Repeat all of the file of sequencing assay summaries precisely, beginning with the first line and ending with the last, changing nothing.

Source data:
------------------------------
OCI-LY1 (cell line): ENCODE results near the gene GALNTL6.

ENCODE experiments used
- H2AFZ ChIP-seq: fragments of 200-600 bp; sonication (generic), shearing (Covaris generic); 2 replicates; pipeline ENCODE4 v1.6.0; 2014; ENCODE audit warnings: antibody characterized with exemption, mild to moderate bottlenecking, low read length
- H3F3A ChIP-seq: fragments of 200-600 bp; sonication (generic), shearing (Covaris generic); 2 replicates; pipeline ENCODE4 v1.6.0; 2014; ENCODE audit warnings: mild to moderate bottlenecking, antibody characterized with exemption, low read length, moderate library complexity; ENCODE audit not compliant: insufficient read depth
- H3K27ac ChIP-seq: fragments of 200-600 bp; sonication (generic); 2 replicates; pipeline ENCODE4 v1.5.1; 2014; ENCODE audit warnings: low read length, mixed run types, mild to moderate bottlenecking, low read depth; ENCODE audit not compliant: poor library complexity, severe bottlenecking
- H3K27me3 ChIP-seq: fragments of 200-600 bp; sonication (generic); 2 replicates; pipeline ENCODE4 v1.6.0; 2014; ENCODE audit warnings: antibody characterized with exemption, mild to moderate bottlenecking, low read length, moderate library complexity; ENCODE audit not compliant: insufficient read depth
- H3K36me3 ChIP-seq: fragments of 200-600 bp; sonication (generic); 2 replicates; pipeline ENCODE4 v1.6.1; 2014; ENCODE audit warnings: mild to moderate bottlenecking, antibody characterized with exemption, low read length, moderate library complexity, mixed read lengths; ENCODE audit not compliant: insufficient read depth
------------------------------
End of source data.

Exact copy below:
OCI-LY1 (cell line): ENCODE results near the gene GALNTL6.

ENCODE experiments used
- H2AFZ ChIP-seq: fragments of 200-600 bp; sonication (generic), shearing (Covaris generic); 2 replicates; pipeline ENCODE4 v1.6.0; 2014; ENCODE audit warnings: antibody characterized with exemption, mild to moderate bottlenecking, low read length
- H3F3A ChIP-seq: fragments of 200-600 bp; sonication (generic), shearing (Covaris generic); 2 replicates; pipeline ENCODE4 v1.6.0; 2014; ENCODE audit warnings: mild to moderate bottlenecking, antibody characterized with exemption, low read length, moderate library complexity; ENCODE audit not compliant: insufficient read depth
- H3K27ac ChIP-seq: fragments of 200-600 bp; sonication (generic); 2 replicates; pipeline ENCODE4 v1.5.1; 2014; ENCODE audit warnings: low read length, mixed run types, mild to moderate bottlenecking, low read depth; ENCODE audit not compliant: poor library complexity, severe bottlenecking
- H3K27me3 ChIP-seq: fragments of 200-600 bp; sonication (generic); 2 replicates; pipeline ENCODE4 v1.6.0; 2014; ENCODE audit warnings: antibody characterized with exemption, mild to moderate bottlenecking, low read length, moderate library complexity; ENCODE audit not compliant: insufficient read depth
- H3K36me3 ChIP-seq: fragments of 200-600 bp; sonication (generic); 2 replicates; pipeline ENCODE4 v1.6.1; 2014; ENCODE audit warnings: mild to moderate bottlenecking, antibody characterized with exemption, low read length, moderate library complexity, mixed read lengths; ENCODE audit not compliant: insufficient read depth